Most anti-Semitic origins are difficult, if not impossible to trace to the beginning. Much is lost to the thousands of years of anti-Jewish history throughout the world. When it can be tracked back to a perceived beginning, there is often competing sources and conflicting histories.
The origin for the blood libel attack is not one of those cases. Its origin is well recorded and had nothing to do with the anti-Semitism it morphed into decades after the event occurred. The myth began as an interesting mystery of the day.
Norwhich, England, during the 12th century, was a major trading town with a small Jewish population. They had been brought over by the Normans to foster the loans needed, which was forbidden by Christians under the laws of the time.
From History of Norforlk, Twelfth Century Norwich (1100 to 1200):
“By 1159, Jewish people made up 7% of the population of Norwich. As the Jewish Quarter continued to grow, they built more public buildings, including; A synagogue, a school, and Abraham’s Hall. Though there appears to be no information about what was during its early years, what we know is that it became an inn in around 1619.”
In late March, 1144, William, a 12-year-old tanner apprentice went missing and was later found dead. Since the boy’s work dealt with Jewish households the same as Christian, he had plenty of contact with the Jewish community.
As a result of the death, many Christians blamed the Jews. Despite the odd wounds on his forehead that came from thorns. Thorns were from certain Christian practices, not Jewish.
Jewish Encyclopedia, William of Norwich, includes a description of William’s body given by his own family:
“March 26, when his uncle, cousin, and brother found his body, covered with sand, in Thorpe Wood, near Norwich, with the head shaven and with marks of puncture by thorns. Although there were signs of life in the body, it was reburied in the same place; and Godwin Sturt, the boy’s uncle, at the next synod, accused the Jews of having murdered William, whereupon the prior of Lewis Priory claimed the body as that of a martyr, and the canons of Norwich Cathedral seized it for themselves.”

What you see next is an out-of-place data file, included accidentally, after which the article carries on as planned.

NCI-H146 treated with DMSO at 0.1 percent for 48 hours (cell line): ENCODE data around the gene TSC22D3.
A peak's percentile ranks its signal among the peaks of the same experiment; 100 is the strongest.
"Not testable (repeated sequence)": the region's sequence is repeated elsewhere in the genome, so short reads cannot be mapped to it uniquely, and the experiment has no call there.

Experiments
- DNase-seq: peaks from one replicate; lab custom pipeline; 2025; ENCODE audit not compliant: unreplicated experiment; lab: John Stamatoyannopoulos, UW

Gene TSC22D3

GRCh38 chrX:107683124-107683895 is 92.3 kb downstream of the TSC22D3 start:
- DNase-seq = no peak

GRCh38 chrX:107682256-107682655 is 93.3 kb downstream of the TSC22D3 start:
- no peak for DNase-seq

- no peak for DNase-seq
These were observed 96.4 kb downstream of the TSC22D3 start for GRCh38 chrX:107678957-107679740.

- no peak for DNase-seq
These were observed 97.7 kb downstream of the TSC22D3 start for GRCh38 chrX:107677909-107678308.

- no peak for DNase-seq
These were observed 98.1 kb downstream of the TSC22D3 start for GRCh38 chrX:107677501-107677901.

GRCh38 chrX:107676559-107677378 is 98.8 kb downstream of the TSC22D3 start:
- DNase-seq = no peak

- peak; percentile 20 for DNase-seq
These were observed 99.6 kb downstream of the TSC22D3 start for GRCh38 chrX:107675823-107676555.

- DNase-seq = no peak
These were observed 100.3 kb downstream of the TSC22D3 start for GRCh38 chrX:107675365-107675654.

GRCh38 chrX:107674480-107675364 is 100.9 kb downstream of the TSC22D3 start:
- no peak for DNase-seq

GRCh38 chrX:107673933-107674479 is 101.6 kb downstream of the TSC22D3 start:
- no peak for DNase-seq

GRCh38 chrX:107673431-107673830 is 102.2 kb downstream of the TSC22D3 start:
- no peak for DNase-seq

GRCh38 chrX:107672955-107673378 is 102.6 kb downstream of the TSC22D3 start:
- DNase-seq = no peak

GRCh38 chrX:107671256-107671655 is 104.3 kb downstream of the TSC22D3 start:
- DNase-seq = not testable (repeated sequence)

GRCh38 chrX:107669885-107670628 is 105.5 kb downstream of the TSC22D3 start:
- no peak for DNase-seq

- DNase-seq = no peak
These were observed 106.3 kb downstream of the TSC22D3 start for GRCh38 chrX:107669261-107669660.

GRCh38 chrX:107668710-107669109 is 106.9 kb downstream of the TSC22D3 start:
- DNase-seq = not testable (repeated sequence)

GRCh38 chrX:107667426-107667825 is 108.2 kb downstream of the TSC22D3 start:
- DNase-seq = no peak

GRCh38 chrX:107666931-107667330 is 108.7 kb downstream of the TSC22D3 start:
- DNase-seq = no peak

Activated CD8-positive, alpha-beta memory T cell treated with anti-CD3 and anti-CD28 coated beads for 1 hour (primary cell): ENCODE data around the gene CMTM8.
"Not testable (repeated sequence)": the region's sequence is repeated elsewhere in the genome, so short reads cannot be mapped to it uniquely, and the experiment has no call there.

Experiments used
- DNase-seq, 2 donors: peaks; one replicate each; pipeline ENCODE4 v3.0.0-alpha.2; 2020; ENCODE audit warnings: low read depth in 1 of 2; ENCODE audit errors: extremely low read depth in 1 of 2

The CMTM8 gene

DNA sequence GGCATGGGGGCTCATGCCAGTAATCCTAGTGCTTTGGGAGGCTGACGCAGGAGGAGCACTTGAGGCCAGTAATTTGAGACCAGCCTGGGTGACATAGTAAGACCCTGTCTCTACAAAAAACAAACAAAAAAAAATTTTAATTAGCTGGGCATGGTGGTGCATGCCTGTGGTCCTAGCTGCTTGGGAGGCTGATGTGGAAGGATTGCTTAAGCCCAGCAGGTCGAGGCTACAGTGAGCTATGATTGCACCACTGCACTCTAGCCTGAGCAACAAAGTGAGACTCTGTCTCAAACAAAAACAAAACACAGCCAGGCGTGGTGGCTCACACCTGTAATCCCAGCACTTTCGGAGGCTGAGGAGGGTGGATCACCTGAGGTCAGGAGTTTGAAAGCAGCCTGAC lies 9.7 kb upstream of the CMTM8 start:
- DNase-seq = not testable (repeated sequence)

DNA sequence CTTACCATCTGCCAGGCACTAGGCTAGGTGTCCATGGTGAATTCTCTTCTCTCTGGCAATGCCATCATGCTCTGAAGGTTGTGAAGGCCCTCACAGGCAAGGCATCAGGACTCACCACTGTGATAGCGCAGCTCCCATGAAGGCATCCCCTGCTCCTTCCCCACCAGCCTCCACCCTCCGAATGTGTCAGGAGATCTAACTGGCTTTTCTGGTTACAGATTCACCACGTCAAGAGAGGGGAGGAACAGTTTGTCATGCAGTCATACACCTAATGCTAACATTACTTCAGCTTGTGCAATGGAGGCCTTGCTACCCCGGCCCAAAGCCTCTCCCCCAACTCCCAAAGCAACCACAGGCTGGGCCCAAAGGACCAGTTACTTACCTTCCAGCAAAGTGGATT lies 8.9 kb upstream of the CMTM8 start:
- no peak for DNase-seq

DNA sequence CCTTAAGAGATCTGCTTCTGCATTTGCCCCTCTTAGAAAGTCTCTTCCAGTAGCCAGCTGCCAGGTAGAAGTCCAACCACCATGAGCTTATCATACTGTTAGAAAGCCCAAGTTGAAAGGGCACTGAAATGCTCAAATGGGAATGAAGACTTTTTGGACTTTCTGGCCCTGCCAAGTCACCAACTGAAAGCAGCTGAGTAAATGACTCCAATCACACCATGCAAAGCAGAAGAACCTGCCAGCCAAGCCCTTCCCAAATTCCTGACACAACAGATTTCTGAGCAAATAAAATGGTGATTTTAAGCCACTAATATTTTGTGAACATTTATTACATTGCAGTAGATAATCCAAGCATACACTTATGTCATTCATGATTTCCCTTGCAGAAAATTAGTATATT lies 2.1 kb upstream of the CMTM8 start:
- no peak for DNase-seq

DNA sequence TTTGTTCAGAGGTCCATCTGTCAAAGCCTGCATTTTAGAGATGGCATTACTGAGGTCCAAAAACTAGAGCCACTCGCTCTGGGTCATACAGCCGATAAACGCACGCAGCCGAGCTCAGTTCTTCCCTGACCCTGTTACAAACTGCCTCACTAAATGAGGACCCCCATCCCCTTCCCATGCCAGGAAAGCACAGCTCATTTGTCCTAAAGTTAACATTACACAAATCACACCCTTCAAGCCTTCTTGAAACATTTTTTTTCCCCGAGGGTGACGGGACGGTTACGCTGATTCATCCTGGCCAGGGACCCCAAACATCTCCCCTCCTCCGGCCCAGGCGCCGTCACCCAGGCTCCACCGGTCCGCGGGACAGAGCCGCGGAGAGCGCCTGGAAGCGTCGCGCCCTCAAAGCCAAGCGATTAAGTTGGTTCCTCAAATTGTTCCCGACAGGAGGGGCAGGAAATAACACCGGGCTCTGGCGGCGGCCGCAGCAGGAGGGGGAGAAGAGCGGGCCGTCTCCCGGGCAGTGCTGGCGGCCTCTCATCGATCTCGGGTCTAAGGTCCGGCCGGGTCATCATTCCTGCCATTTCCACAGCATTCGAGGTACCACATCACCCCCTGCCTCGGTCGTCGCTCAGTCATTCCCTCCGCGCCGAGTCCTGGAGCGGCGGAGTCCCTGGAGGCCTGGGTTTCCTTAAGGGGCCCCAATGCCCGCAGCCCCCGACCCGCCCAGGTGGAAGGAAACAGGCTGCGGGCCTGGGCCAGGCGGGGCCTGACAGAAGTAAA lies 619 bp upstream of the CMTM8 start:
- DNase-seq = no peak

The only ones in Norwich at that time who would have used a thorn crown, which is what happened, was a particular sect of Orthodox Christians who did it to themselves and their families. It was a belief pain brought some degree of holiness.
The sheriff of Norwich when the body was discovered was William de Chesney, a wealthy landowner. William’s family wanted the Jews charged. De Chesney, being a land owner had borrowed money and had debt to the Jewish people. He could have saved himself some money by arresting them, but chose not to. Not only did he not prosecute any Jewish person for murder, he actively protected them.
From Wikipedia, William of Norwich:
“The Christians of Norwich appear to have quickly blamed the local Jews for this crime, and to have demanded justice from the local ecclesiastical court. Members of the Jewish community were asked to attend the court and submit to a trial by ordeal, but the local sheriff, John de Chesney, advised them that the ecclesiastical court had no jurisdiction over them, as they were not Christians. He then took the Jews into protection in the castle. After the situation had calmed down, they returned to their homes.”
The Jewish community went about their lives and never heard another word about it. It was a clear case of William’s own family killing the boy. De Chesney, by all appearance, was a fair sheriff, which made him unique in his day.
It should have been the end of any accusation, but some accusations take on lives of their owns, which is the reason anti-Semitic claims are so difficult to kill. It does not matter what the facts are when perception takes on greater importance than historical fact.
From Facing History, The Power of a Lie: The History of the Blood Libel:
“Within just 50 years’ time, Christians in eight European cities had accused Jews of ritual murder. In the German town of Fulda in 1255 a new element was added to those charges… It was the strange notion that the Jews murder innocent children for their blood. By the end of the 13th century, the number of known accusations had more than tripled and spread to almost every part of Europe, despite the many rulers and popes who insisted that this charge was false. They insisted that Judaism does not permit ritual murder.”
Regardless of what it morphed into and continues to this day, it remains an honest sheriff who protected the Jewish people from what was an absurd accusation from the start. History should be based on what happened, not what was perceived to have happened.